While in style and execution the film feels pretty American, that's not to say it wastes its Chinese setting. The set design and backgrounds are used to beautifully create a sense of place and to portray everyday Chinese family life. It's used to beautiful effect in sequences where Fei Fei is rushing or cycling through the town, making it really feel like a real, lived-in location.'

The way that the family life is depicted has a sense of authenticity to it, feeling at once specifically Chinese and universally relatable. All this is with the caveat that is coming from the perspective of a white westerner and I can't speak for real Chinese people or people of Asian background. But at least to me, it seems that all the cultural elements have been handled with the utmost respect and sensitivity.


When we arrive on the moon, the Chinese influence is still there but seems a lot lesser. Some elements, such as the wonderful Chinese fire lions clearly come from Chinese mythology. Others seem much more western influenced. The spectacular palace of Lunaria is more reminiscent of Wreck-It Ralph, Coco or Inside Out than anything found in Eastern folklore.

The voice cast (and casting) is strong across the board.  Relative newcomers Cathy Ang and Robert G. Chiu do admirable work as Fei Fei and Chin.  Ruthie Ann Miles, Sandra Oh and especially John Cho (as Fei Fei's Dad) bring real warmth to their roles as parental figures. Comedic actor Ken Jeong is a natural fit for Gobi, the comedy sidekick, bringing gags aplenty, but underscored by a surprising vulnerability.

 The musical side of the film is arguably its least memorable part. The song Rocket To The Moon, is the closest there is to a barnstormer here, and the Goddesses' song is a catchy K-Pop/J-Pop style number although it's memorable mainly for its accompanying visuals. The rest of the songs were perfectly pleasant but largely forgettable to be brutally honest. There are no Moana style belters here, sadly.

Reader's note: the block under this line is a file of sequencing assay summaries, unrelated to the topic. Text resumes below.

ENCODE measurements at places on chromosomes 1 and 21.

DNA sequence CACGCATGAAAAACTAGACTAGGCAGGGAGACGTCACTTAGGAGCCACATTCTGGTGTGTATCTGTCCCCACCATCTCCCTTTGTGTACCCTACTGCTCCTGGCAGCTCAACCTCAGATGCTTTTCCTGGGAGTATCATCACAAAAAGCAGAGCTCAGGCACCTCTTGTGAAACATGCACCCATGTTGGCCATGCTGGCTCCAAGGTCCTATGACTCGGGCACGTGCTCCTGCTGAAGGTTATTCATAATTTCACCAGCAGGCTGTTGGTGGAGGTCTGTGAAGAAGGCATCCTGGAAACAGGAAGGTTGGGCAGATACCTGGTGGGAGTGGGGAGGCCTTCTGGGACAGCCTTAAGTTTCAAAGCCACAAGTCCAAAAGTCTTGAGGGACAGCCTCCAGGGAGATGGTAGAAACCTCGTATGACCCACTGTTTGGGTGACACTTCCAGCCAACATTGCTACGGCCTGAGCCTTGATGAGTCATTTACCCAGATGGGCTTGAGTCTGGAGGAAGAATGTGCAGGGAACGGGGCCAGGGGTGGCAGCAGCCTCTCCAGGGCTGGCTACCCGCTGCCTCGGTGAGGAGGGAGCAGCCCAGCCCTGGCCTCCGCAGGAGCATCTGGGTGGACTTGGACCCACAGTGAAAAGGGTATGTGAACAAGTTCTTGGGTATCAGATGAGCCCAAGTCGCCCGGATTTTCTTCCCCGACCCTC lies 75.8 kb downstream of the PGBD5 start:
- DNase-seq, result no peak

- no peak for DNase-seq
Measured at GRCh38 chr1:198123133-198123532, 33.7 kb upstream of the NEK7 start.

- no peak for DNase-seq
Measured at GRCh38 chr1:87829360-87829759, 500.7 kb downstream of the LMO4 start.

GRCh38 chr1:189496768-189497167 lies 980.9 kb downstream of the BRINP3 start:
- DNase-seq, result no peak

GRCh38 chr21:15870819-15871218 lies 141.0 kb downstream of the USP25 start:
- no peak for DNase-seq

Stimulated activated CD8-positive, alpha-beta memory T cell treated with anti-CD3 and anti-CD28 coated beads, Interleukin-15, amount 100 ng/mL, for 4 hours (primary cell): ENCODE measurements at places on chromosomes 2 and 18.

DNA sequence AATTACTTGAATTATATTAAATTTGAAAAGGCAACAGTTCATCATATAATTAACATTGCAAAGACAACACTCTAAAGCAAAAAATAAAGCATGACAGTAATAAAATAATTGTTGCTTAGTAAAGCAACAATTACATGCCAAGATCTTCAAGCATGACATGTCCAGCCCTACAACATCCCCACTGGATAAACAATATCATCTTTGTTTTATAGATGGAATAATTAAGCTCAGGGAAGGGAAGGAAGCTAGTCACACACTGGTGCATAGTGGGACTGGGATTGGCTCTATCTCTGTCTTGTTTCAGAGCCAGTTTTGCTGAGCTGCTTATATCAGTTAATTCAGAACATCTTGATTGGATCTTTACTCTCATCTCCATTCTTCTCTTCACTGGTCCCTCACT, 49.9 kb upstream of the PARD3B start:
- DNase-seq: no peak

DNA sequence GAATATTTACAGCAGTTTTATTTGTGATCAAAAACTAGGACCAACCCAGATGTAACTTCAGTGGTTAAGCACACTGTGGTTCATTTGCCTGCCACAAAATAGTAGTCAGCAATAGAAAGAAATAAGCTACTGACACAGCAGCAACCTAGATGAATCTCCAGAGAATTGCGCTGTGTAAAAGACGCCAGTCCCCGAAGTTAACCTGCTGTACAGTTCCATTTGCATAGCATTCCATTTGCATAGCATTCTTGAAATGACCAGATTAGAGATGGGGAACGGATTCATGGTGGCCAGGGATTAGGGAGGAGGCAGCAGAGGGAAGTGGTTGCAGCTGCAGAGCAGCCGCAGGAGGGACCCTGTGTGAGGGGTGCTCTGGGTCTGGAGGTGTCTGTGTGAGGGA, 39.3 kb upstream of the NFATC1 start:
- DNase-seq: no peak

Where the film really distinguishes itself from others is in its climax. Of course, there needs to be a bit of peril in the film's final act, with our heroes in trouble. But the ultimate climax is no fight to the death. The Goddess kind of functions as an antagonist at times, but really the film has no villain. The key climactic scene is an emotional one and it all comes down to heart-to-heart conversation (through song) between Fei Fei and The Goddess.

You see, while other animated films use parental mortality as a storytelling prop, sticking it the opening act and never to be mentioned again, here it's the loss of her mother that drives Fei Fei's ambition. The story she told is like her last link to her mother which is why she is so invested in it. Grief is an important theme- not only is Fei Fei still grieving, but the Goddess still mourns the loss of her lover. Here death is not just some throwaway plot device. The film is ultimately about that loss, about learning to find a way to move on- and the theme is kept at the forefront until the very end.

To have that under the surface of what is for the most part a light and accessible family film is quite something. Which of course, should not give the impression that this is some serious and gloomy experience. It's still mostly light and fun, often very funny and full of impressive visuals that will appeal to audiences of all ages.

Over The Moon joins Klaus and The Willoughbys in an impressive starting line-up of Netflix's original animated features. It's probably the most mainstream of the three but is no lesser worthy of praise for that.

The film is exquisitely animated, emotionally affecting, and always entertaining. It may have been a long wait for Glen Keane to direct a feature, but boy was it ever worth the wait.


IN A NUTSHELL:  With a master craftsman at the helm this out of this world adventure really takes off. Sublime.




**Screener provided by Netflix**